Combustible Celluloid
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With: Frances McDormand, William H. Macy, Steve Buscemi, Peter Stormare, Harve Pressnell, Kristin Rudrüd, Tony Denman, Steven Reevis, Larissa Kokernot, Melissa Peterman, Gary Houston, Sally Wingert
Written by: Ethan Coen, Joel Coen
Directed by: Joel Coen
MPAA Rating: R for strong violence, language and sexuality
Running Time: 98
Date: 03/07/1996

Fargo (1996)

4 Stars (out of 4)

Oh Yah... Real Good

By Jeffrey M. Anderson

Margie stumps around in the frozen, snowy landscape, eight months pregnant and looking every week of it. At first we may worry a little about her, but we soon find out that Margie's on the ball. She's a sharp cookie. She can really handle herself. But that doesn't stop us from worrying about her.

That's the secret to the success of Joel and Ethan Coen's masterpiece, Fargo (1996), which was nominated for a boatload of Oscars and won two, for Best Screenplay (by the Coens) and Best Actress for Frances McDormand, who plays Margie.

I just viewed Fargo for about the sixth time on a new DVD, and I was stunned that Margie doesn't make her first appearance in the film until 30 minutes in. She takes over the whole picture so completely that she seems like the star. Actor William H. Macy takes up more screen time, and yet he was considered a "Supporting Actor" (though he's no slouch himself).

Why do we like Margie so much? She doesn't seem to have any flaws in any way. She's not a drug addict or a serial killer or a goofy teenager trying to figure out who to take to the prom. She's happily married and she's pregnant. She's not rich by any means. Her police work is tops. She just seems like an ordinary Jane. And she is, somewhat. We relate to her as we relate to everyman, like James Stewart in It's a Wonderful Life (1946). But not even James Stewart could handle a situation like Margie can. Under pressure, she's more like Clint Eastwood in Dirty Harry (1971). Specifically, her figuring out the nature of the three murders on the dark highway between Brainerd and Fargo, and her fending off the advances of a would-be suitor.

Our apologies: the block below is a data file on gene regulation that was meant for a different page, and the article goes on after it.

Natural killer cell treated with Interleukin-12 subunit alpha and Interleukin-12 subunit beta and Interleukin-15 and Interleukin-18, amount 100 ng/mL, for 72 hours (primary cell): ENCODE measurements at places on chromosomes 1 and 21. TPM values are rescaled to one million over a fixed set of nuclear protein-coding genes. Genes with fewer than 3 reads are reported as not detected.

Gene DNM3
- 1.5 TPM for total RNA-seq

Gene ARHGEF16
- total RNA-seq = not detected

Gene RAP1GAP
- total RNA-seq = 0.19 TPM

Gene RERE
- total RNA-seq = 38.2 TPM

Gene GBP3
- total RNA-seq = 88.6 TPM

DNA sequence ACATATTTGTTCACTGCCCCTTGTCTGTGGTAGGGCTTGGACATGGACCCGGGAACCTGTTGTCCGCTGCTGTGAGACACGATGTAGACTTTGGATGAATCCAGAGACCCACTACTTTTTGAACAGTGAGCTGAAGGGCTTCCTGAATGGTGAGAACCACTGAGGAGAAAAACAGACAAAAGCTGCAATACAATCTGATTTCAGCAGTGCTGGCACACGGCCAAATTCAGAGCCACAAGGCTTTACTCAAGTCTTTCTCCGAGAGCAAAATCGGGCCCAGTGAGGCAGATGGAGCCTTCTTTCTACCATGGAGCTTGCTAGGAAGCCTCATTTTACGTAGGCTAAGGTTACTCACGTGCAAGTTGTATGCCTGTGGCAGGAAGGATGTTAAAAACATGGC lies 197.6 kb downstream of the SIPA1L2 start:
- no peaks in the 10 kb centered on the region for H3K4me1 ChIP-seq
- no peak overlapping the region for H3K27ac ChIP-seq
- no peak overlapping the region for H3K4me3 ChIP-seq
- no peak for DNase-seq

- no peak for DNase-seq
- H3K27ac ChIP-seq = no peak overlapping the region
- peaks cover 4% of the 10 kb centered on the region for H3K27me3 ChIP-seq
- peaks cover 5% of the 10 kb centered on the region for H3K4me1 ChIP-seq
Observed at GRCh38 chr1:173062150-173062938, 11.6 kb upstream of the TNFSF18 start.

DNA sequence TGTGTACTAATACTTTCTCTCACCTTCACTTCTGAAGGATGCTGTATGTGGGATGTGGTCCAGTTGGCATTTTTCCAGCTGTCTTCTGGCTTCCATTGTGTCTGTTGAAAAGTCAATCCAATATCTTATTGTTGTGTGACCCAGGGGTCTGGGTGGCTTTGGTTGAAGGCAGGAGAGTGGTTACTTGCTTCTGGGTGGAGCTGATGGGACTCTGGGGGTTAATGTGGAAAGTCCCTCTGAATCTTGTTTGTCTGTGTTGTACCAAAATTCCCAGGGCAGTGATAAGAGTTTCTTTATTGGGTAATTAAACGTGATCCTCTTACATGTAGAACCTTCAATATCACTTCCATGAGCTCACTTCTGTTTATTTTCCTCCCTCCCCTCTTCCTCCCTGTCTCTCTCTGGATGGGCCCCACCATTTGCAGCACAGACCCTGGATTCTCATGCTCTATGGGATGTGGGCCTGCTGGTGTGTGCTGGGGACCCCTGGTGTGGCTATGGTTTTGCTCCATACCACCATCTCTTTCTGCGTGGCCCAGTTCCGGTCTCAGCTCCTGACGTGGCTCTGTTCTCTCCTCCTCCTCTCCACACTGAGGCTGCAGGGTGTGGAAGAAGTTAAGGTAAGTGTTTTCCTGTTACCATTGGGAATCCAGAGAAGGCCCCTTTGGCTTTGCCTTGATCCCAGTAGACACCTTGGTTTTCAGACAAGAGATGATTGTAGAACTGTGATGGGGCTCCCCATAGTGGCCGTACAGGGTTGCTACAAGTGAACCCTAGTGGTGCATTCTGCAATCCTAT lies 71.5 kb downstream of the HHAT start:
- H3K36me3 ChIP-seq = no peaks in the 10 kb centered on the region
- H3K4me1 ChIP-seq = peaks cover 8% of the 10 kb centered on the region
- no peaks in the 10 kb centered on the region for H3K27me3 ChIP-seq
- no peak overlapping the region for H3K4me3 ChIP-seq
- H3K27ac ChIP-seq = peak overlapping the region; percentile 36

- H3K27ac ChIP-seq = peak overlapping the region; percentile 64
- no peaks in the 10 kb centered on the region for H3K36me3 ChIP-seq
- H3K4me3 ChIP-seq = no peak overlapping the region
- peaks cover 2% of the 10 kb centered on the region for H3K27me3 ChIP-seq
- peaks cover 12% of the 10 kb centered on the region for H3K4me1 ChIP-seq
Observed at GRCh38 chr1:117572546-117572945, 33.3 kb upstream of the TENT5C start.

That particular scene, which has an Asian ex-classmate of Margie's asking her out and making passes at her, then breaking down in tears of loneliness, is a highly criticized scene. Just because it doesn't "move the plot forward," many think it doesn't belong. But it's the key to Margie. Her handling of the situation with grace and humor ("I think you'd better sit over there--that way I don't have to keep looking over at you.") gives us confidence in her and compassion for her. It enriches her in ways that don't seem obvious.

The other half of the movie belongs to William H. Macy as Jerry Lundegaard, the car salesman who gets himself in a heap of hot water by hiring two morons (Steve Buscemi and Peter Stormare) to kidnap his own wife so that he can get the large sum of money he desperately needs. We're never told why he needs this money, but the look on his face tells us that he just needs it, that's all. Jerry just wants to be a normal guy, but he isn't. He tries really hard, but nothing he does seems to work out. Even his plan to fax over non-existent serial numbers for his stolen car (hoping the fax machine would obscure the numbers) backfires. Macy's best scene is when he emerges in failure from a meeting with his father in law and sadly begins to scrape the ice off his car windshield. (We see him from a high angle, showing the empty, snowy-white parking lot.) As he gets more and more frustrated, he yelps and stomps and pounds on the car. Then, he picks up the scraper and begins again.

That small gesture is why we care so much for Jerry, even though he's a crook. The Coen brothers rarely give us human traits, the basic things, that we can grasp onto. They're masters of making images and toying with us and turning film on its ear, but with the exception of Fargo, they've not been entirely successful at making us feel. There's no question that it's a highly original crime movie with a singular pace, tone, and language, but with Margie and Jerry at its heart, it can't go wrong.

A 2003 special edition of the Coen Brothers' greatest film Fargo (1996, MGM/UA, $24.98) has arrived, replacing the out-of-print, movie-only version. This disc has a making-of doc and a commentary track by cinematographer Roger Deakins.

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